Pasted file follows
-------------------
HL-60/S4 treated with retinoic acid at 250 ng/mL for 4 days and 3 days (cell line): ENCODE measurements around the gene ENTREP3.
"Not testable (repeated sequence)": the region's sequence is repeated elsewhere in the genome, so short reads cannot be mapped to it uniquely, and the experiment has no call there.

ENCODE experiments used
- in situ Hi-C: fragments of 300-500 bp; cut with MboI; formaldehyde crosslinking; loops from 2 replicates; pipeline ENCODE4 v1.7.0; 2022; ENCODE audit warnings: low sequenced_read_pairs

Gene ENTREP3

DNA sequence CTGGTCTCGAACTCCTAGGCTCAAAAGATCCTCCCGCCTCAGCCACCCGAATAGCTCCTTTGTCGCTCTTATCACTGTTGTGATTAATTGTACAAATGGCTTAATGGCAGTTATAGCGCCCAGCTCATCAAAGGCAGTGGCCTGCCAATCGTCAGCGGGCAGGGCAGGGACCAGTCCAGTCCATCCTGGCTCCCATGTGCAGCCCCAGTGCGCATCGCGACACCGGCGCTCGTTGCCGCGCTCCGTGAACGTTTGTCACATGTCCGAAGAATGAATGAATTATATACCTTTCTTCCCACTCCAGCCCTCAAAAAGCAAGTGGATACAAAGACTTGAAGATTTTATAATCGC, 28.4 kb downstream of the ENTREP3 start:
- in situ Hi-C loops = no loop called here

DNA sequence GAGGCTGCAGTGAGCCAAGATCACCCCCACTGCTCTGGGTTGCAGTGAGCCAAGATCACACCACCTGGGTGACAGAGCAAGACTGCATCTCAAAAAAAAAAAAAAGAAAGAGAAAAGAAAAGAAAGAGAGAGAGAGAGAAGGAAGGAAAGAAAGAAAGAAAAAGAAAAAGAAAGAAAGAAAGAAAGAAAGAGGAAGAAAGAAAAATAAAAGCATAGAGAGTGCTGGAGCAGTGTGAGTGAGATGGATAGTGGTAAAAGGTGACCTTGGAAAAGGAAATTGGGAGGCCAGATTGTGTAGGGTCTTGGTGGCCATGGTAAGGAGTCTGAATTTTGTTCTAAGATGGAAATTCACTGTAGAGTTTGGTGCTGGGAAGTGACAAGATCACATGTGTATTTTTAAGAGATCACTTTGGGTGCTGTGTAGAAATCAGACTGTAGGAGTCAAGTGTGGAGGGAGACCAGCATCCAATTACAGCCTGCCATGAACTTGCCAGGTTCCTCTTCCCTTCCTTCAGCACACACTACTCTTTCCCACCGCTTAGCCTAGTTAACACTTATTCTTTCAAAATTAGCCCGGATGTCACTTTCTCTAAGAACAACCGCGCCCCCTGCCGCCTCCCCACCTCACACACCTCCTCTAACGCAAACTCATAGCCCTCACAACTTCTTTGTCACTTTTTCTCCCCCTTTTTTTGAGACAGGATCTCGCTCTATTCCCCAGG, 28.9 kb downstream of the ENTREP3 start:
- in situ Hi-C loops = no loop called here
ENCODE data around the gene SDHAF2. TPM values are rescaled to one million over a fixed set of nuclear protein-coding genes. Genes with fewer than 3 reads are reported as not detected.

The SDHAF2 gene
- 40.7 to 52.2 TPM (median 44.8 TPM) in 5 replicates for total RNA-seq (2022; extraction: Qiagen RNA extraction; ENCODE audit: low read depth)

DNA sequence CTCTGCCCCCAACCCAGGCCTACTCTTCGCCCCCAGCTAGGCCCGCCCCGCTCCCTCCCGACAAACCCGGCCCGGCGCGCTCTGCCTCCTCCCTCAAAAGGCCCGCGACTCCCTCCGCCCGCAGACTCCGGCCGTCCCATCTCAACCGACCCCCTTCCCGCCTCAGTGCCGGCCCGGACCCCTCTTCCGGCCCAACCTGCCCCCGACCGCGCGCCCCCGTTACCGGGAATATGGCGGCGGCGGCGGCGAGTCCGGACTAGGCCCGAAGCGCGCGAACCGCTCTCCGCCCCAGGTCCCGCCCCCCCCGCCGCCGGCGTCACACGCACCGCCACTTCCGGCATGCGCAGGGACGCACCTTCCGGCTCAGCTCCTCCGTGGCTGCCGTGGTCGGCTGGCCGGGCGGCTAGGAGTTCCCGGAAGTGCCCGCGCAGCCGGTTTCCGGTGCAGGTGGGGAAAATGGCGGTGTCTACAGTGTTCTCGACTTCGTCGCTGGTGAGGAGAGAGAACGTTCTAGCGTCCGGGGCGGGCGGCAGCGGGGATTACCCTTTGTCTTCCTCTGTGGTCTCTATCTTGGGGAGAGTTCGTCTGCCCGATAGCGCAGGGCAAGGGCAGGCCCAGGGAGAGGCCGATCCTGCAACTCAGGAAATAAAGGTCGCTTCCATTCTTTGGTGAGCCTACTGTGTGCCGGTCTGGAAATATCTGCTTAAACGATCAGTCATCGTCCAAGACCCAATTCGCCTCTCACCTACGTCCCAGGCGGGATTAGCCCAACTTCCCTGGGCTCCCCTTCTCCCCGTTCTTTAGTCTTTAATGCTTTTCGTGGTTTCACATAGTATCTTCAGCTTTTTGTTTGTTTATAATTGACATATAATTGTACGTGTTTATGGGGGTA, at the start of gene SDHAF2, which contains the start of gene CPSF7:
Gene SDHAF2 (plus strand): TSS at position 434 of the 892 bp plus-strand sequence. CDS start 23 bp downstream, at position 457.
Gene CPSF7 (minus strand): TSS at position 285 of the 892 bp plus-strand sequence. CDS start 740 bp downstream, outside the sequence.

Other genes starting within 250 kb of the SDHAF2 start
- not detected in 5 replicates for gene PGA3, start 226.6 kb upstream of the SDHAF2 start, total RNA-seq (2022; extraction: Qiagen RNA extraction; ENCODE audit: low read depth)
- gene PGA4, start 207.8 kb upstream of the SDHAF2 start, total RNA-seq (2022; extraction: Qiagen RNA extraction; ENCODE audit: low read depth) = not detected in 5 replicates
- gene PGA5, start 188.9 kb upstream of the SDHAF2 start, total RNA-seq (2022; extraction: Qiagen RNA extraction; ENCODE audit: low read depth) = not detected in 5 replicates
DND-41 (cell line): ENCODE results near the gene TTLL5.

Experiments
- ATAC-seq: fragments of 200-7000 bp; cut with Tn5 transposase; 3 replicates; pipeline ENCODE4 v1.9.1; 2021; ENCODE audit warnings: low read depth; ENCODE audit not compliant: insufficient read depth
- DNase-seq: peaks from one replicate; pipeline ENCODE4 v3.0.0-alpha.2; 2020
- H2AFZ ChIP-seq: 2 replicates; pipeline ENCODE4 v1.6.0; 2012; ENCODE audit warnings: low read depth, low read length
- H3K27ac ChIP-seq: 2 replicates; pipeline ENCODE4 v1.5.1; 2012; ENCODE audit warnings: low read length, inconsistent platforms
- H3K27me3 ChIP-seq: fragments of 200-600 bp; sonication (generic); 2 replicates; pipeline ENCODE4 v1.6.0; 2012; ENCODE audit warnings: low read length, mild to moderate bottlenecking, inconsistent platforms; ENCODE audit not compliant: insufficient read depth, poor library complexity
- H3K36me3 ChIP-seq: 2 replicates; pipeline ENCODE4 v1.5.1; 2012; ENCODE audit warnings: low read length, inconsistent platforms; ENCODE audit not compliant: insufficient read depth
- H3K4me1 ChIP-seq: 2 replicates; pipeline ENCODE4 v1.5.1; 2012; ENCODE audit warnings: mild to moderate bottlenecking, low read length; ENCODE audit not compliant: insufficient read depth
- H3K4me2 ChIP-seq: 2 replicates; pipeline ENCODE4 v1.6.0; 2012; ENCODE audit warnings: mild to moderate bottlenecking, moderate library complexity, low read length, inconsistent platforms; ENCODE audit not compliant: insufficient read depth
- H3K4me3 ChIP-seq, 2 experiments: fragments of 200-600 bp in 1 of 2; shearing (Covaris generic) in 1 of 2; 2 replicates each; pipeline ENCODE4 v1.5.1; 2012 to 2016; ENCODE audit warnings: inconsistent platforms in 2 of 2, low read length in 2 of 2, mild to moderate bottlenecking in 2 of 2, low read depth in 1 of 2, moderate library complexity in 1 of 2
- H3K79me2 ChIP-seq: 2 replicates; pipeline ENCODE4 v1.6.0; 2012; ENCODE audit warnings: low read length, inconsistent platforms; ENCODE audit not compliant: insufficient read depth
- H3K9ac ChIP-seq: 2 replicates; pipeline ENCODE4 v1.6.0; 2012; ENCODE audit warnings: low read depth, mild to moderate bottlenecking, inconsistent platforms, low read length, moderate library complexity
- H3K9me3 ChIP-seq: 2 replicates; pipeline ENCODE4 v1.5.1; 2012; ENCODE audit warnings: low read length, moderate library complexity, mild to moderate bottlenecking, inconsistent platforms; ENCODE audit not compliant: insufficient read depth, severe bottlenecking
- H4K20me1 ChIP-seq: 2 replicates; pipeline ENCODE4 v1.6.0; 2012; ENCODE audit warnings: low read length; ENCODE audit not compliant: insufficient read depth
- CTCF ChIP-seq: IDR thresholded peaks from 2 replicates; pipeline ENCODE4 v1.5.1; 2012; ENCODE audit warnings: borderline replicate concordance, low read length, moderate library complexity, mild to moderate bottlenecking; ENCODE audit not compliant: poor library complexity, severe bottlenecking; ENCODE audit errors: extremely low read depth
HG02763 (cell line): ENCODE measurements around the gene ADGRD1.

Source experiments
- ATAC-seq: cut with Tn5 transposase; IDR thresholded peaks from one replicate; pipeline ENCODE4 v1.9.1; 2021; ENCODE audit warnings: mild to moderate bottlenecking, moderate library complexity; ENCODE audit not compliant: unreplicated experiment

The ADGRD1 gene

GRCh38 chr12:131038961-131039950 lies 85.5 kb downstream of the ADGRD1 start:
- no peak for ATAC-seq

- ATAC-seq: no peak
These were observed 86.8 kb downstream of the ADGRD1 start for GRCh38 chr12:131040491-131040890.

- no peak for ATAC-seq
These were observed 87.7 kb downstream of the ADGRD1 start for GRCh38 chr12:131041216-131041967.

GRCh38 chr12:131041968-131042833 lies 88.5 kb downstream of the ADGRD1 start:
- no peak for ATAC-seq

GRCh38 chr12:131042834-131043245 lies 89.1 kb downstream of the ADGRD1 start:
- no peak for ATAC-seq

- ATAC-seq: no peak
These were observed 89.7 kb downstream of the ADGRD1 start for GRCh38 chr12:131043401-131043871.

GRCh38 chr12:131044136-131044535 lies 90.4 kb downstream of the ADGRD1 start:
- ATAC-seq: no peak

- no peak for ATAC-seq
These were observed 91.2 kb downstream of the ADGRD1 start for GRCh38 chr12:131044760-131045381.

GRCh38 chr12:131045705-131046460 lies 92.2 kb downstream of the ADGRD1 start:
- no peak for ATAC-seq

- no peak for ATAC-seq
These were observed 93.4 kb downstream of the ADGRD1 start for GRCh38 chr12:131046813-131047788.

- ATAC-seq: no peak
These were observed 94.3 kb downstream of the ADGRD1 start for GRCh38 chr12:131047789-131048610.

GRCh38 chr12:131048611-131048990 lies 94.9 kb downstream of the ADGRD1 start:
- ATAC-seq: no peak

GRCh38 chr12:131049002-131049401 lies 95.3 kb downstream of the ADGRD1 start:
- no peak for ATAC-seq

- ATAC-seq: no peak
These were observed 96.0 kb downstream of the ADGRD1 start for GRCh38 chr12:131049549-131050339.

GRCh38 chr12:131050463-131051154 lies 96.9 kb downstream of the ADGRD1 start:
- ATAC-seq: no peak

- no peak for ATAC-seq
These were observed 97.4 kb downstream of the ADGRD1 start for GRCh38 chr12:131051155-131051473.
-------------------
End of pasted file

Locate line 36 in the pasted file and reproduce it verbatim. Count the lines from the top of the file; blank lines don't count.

HG02763 (cell line): ENCODE measurements around the gene ADGRD1.